When I first started my (temporary) job last Tuesday (after Labor Day), the first thing I did was to explore the office complex during my 1-hour lunch period. When I began my lunch at their somewhat loaded lunch room, I checked out their “Fun Stuff” bulletin board to see all the random posts that were displayed there. The first post that really took notice there was a short yet heartfelt thank you and farewell note from a former employee, dated March of 2012. This employee was diagnosed with lung cancer and her co-workers raised some money to pay for her medical expenses, and of course, for her family. The note was written (more like typed and manually signed) as a thank you for her co-workers for the money and for their well-wishes and she hoped that she would be able to battle against this deadly disease that have been killing thousands of people around the world.
Then two days ago (from the date this blog entry was written), I was back to my usual lunching at their lunchroom when I noticed another flyer posted slightly below that note. The top headline of the flyer had the name of a funeral home and underneath was the main headline of “Memorial Service” for that same former employee who wrote that note, dated tomorrow (9/14). Just gazing at it really touched me, and of course, really made me shed a few tears. I never met that employee, but even so, had I known that person, this would be my third experience having a death among my co-workers whom I have worked with.
I’ve experienced most types of deaths now: death of family members, death of classmates back in school (the ones I actually met and got to know), and eventually, fresh from college, death of co-workers (the ones who I’ve met and actually worked with). Those co-workers who I’ve known were quite close to me, not just as co-workers, but friends outside the workplace. And what really frustrated me a bit back then was that their deaths were sudden. The first one who passed away simply just passed away without any signs at all. It was reported that he took a week off for a much-needed vacation, only to learn that he had aneurysm and died in his sleep just two days before he was to report back to work again. Unexpected at all, it was as if he never said goodbye and just “ditched” us, so to speak. The second co-worker was in a way, expected. She had been diagnosed with breast cancer for many years now and had been on and off of the hospital. Even though her time was pretty much expected, the unexpected was that it was way too soon. According to another co-worker close to her, she was already healthy enough and will be discharged the next day. Sadly, overnight, she passed away.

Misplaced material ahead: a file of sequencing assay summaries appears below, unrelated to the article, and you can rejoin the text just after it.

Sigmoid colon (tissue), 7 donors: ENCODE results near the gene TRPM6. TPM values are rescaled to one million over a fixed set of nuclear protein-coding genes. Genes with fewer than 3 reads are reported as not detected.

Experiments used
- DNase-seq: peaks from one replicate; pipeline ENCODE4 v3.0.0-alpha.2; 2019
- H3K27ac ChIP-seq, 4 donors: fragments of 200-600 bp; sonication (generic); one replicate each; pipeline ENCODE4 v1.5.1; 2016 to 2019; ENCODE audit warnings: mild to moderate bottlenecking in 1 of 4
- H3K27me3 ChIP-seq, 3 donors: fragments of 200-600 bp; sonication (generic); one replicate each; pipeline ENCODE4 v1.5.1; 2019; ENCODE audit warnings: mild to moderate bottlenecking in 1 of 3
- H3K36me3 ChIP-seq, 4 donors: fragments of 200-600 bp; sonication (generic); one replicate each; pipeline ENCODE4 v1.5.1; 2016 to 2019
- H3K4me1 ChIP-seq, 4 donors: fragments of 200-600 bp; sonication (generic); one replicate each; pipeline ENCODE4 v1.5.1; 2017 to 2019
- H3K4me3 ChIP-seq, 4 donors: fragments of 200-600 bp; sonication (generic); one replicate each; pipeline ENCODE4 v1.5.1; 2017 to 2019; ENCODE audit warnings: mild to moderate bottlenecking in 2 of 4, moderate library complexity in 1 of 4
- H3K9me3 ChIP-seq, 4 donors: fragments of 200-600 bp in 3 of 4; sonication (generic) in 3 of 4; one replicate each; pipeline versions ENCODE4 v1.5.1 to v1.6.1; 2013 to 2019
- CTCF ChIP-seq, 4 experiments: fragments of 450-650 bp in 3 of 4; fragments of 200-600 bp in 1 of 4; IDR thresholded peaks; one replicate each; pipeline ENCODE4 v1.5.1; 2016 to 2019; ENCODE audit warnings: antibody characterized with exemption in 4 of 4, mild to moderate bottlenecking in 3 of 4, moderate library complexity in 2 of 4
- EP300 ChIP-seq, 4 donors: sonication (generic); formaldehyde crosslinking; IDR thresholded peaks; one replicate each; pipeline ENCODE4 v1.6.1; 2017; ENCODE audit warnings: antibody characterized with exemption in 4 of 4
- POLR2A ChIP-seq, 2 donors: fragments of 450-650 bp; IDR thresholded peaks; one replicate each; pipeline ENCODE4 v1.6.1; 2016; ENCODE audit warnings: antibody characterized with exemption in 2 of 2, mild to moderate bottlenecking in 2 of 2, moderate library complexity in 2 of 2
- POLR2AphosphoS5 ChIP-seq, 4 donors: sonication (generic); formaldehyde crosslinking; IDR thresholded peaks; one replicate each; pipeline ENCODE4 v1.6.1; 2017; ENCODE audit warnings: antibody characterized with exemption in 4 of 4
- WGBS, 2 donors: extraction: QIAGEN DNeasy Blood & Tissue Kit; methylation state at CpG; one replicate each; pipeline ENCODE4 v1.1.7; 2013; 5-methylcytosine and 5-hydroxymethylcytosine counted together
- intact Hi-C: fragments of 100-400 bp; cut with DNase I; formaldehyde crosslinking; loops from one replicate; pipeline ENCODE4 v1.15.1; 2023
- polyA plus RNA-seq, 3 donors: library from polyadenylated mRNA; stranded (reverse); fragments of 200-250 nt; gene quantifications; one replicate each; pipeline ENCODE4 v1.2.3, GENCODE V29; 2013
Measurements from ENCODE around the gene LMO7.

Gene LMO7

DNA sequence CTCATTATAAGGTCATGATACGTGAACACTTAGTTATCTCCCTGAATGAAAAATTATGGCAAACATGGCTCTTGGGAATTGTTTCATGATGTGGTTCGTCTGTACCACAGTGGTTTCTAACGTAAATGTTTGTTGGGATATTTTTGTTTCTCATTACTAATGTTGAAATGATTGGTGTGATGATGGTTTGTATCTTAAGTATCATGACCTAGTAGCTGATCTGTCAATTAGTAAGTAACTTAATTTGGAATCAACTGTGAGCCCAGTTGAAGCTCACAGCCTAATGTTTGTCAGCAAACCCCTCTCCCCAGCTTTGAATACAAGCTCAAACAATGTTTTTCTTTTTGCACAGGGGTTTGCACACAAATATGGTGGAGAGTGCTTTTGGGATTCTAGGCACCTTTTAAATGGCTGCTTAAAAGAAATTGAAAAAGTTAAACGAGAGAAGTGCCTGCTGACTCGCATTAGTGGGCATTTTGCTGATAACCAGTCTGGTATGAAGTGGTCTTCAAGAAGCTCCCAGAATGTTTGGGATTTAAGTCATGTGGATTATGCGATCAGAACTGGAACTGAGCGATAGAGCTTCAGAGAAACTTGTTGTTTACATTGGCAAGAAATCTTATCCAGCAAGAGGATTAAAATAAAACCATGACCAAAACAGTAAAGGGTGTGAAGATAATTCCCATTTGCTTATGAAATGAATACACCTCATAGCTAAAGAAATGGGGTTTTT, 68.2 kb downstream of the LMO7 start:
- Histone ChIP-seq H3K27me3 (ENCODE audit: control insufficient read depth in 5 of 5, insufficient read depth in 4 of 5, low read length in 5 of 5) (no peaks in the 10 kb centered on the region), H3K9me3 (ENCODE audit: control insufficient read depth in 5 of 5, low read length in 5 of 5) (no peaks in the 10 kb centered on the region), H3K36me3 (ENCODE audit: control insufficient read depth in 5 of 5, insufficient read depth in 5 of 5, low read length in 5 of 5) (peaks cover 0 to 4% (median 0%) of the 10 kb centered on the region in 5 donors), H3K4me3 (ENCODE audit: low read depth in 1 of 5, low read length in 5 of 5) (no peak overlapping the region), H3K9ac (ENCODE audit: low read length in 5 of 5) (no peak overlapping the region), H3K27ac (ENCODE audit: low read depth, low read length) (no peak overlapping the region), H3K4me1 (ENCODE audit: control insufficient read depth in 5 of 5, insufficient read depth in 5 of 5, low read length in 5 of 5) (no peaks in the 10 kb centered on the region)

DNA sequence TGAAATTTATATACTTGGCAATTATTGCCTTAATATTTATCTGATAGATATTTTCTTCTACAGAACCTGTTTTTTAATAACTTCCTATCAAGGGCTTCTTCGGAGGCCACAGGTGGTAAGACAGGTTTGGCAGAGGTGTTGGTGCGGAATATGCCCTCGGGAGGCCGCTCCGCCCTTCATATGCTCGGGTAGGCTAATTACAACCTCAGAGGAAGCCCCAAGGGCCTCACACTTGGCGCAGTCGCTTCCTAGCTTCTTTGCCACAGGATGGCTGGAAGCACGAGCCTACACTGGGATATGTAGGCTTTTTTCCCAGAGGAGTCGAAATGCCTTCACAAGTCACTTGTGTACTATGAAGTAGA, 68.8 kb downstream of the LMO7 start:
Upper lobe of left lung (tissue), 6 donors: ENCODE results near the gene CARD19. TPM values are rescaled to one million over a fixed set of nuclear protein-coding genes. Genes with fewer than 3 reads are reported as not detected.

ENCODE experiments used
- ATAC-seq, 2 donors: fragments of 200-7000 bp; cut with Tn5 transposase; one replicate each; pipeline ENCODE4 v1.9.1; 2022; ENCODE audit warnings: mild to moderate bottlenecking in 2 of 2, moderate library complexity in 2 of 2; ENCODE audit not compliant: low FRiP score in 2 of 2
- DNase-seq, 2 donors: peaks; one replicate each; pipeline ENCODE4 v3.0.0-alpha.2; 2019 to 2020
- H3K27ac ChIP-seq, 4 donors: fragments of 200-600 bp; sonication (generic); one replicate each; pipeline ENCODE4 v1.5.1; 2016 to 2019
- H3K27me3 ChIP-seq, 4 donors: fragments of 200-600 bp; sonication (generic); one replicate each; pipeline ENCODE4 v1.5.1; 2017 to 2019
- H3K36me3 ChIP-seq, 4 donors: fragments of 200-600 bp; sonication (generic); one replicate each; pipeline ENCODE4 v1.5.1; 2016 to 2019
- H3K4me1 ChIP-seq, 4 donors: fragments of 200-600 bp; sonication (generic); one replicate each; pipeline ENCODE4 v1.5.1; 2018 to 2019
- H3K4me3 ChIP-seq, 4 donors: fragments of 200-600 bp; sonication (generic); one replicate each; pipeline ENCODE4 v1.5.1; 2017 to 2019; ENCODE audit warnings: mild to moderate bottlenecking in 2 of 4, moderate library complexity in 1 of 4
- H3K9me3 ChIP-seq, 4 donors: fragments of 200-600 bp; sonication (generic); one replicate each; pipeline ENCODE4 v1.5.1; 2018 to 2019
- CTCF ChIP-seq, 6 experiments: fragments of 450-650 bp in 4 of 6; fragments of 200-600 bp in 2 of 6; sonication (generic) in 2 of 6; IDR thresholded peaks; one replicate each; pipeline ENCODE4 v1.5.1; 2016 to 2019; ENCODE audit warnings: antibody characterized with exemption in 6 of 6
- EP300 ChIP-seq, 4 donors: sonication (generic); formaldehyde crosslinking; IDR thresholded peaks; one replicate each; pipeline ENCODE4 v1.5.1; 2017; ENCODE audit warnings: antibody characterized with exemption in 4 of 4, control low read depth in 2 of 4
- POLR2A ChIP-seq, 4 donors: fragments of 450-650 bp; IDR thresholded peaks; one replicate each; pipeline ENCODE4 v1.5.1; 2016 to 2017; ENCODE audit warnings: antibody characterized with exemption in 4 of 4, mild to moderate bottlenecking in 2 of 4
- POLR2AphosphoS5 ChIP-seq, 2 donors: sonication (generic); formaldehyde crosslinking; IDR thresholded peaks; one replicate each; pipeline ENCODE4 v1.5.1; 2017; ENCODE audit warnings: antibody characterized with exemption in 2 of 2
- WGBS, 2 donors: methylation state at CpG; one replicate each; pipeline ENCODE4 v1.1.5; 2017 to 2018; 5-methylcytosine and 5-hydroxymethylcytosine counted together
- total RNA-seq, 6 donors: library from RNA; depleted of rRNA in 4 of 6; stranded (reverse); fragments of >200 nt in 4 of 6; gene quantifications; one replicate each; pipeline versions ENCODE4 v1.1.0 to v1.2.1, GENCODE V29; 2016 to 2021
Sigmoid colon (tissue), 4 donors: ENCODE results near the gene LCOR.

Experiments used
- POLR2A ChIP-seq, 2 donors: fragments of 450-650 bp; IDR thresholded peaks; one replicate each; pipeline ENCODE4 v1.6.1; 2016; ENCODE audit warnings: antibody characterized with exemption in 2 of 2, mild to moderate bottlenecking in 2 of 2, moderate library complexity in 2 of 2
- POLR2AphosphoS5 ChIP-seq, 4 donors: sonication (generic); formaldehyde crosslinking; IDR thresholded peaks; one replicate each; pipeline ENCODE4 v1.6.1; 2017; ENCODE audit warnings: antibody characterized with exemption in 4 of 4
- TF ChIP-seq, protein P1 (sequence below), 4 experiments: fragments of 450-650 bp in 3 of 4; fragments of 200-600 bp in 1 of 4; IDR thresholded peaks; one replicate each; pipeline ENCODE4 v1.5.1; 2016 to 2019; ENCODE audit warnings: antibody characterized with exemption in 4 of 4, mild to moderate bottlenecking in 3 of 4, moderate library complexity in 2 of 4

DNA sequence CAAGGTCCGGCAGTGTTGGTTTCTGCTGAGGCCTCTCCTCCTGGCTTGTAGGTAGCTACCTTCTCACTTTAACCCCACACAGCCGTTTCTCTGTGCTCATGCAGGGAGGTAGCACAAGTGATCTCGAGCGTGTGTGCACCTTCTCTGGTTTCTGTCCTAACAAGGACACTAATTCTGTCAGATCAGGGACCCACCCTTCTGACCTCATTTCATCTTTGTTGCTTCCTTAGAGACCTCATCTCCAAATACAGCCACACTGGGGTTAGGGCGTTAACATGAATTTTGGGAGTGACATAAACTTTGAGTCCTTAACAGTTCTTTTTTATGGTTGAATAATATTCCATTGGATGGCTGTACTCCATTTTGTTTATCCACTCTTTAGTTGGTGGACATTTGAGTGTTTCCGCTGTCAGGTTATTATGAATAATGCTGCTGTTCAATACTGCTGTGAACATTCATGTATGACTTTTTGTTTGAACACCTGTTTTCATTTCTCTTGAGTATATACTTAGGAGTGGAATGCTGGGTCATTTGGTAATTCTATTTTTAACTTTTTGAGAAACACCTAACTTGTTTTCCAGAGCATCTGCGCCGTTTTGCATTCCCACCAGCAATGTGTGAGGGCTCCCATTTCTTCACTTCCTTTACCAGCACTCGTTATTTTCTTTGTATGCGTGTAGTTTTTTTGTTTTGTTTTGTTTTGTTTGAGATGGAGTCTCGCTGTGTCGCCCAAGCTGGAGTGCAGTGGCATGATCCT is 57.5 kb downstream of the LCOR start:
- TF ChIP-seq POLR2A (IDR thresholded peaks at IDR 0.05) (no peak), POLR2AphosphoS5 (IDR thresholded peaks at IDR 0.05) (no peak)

When the news of the co-workers came, the company I worked for (my first real job that is) did have their own policies regarding coping with death of a co-worker. Our manager had a meeting for our department and it was more of a counseling-type of meeting, sharing our memories and thoughts about the said co-worker, and all of that. I had a chance to pay my respects for both of those co-workers and to say my final goodbyes, but never attended their funerals.1
Here’s just a short reflection blog entry that I decided to write and simply reflect. Now I’m praying for the spirit of that late former employee. May she rest in peace, just like my two former co-workers who died before her.
- that’s because of the location. I live in the East Bay and they live in the Peninsula or even downtown San Francisco [↩]